Professor: Creativity, Improvisation, and Mathematical Music Theory
Guerino Mazzola earned his Ph.D. in Mathematics from Zurich University, where he also qualified as a professor in algebraic geometry with Peter Gabriel and in computational science with Peter Stucki.
Mazzola has profiled the European school of mathematical music theory since 1980 and has written six books on the subject, among them The Topos of Music, published by Birkhäuser, and proposed by the American Mathematical Society as the mathematics book of the year 2005. His French book, La vérité du beau dans la musique, is about the philosophy of music and was published in 2007 by Delatour. Mazzola’s approach to music includes sophisticated mathematics of topos theory, but also classical tools from group theory to homotopy theory. His book Flow, Gesture, and Spaces in Free Jazz - Towards a Theory of Collaboration was published in 2009 by Springer and applies mathematical gesture theory to free jazz. His book Musical Performance was published in 2010 by Springer; it is the first comprehensive treatment of performance theory, including philosophical and empirical approaches, qualitative methods from musical ontology, and quantitative methods from differential geometry and their implementation in the performance software rubato. His book Musical Creativity was published in 2011 by Springer; it is co-authored with Joomi Park and Florian Thalmann and describes creativity in a tutorial for students, a theoretical part and a number of advanced case studies. His book Computational Counterpoint Worlds, co-authored with Octavio Agustin and Julien Junod, and his book Computational Musicology in Hindustani Music, co-authored with Soubhik Chakraborty et al. are published in 2014 by Springer. His new book, The Topos of Music III: Gestures, is published in 2018 by Springer, and co-authored with René Guitart et al., it presents latest developments in musical gesture theory and its philosophical implications. It is a follow-up of The Topos of Music. Co-authored with PhD Students Maria Mannone and Yen Pang, a first introduction to Mathematical Music Theory: Cool Math for Hot Music, is published by Springer Fall 2016. Springer publishes the book Basic Music Technology in 2018. It was written with eight students as co-authors.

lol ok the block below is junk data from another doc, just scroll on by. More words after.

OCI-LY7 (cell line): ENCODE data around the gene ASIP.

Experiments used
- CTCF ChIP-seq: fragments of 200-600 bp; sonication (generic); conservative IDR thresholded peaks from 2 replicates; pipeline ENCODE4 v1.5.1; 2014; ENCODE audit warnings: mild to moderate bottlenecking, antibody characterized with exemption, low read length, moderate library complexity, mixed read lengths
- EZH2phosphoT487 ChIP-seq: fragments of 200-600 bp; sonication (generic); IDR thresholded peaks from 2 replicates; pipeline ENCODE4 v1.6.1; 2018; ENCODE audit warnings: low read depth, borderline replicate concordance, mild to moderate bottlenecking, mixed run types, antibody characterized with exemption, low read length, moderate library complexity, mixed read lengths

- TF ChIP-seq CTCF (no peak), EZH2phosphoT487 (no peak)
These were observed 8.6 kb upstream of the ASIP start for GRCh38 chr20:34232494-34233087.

- classical symbolic thinking in music and performance theory
- transformational theory using category theory
- gestures in music
- software for musical analysis, composition, and performance
- free jazz